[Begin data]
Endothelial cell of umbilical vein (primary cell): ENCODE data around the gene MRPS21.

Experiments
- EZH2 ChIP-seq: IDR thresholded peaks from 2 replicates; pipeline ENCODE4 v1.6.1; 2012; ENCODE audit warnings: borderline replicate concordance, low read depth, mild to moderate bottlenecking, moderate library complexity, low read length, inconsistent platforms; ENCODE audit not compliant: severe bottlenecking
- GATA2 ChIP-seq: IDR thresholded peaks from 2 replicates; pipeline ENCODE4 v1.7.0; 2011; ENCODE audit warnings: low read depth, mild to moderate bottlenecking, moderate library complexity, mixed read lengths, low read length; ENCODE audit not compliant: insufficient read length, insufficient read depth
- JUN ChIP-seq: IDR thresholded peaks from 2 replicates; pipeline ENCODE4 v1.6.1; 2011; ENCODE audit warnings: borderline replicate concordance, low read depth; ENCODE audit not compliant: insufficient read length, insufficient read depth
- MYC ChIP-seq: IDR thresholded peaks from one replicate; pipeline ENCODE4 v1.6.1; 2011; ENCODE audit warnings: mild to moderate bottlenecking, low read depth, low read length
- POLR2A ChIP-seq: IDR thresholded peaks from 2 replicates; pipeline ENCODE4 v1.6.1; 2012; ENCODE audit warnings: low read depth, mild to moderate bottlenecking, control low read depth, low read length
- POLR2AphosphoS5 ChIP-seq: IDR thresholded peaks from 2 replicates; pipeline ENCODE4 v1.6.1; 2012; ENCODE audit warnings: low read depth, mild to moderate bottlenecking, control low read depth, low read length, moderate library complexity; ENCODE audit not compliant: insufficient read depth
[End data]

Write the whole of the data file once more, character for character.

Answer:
Endothelial cell of umbilical vein (primary cell): ENCODE data around the gene MRPS21.

Experiments
- EZH2 ChIP-seq: IDR thresholded peaks from 2 replicates; pipeline ENCODE4 v1.6.1; 2012; ENCODE audit warnings: borderline replicate concordance, low read depth, mild to moderate bottlenecking, moderate library complexity, low read length, inconsistent platforms; ENCODE audit not compliant: severe bottlenecking
- GATA2 ChIP-seq: IDR thresholded peaks from 2 replicates; pipeline ENCODE4 v1.7.0; 2011; ENCODE audit warnings: low read depth, mild to moderate bottlenecking, moderate library complexity, mixed read lengths, low read length; ENCODE audit not compliant: insufficient read length, insufficient read depth
- JUN ChIP-seq: IDR thresholded peaks from 2 replicates; pipeline ENCODE4 v1.6.1; 2011; ENCODE audit warnings: borderline replicate concordance, low read depth; ENCODE audit not compliant: insufficient read length, insufficient read depth
- MYC ChIP-seq: IDR thresholded peaks from one replicate; pipeline ENCODE4 v1.6.1; 2011; ENCODE audit warnings: mild to moderate bottlenecking, low read depth, low read length
- POLR2A ChIP-seq: IDR thresholded peaks from 2 replicates; pipeline ENCODE4 v1.6.1; 2012; ENCODE audit warnings: low read depth, mild to moderate bottlenecking, control low read depth, low read length
- POLR2AphosphoS5 ChIP-seq: IDR thresholded peaks from 2 replicates; pipeline ENCODE4 v1.6.1; 2012; ENCODE audit warnings: low read depth, mild to moderate bottlenecking, control low read depth, low read length, moderate library complexity; ENCODE audit not compliant: insufficient read depth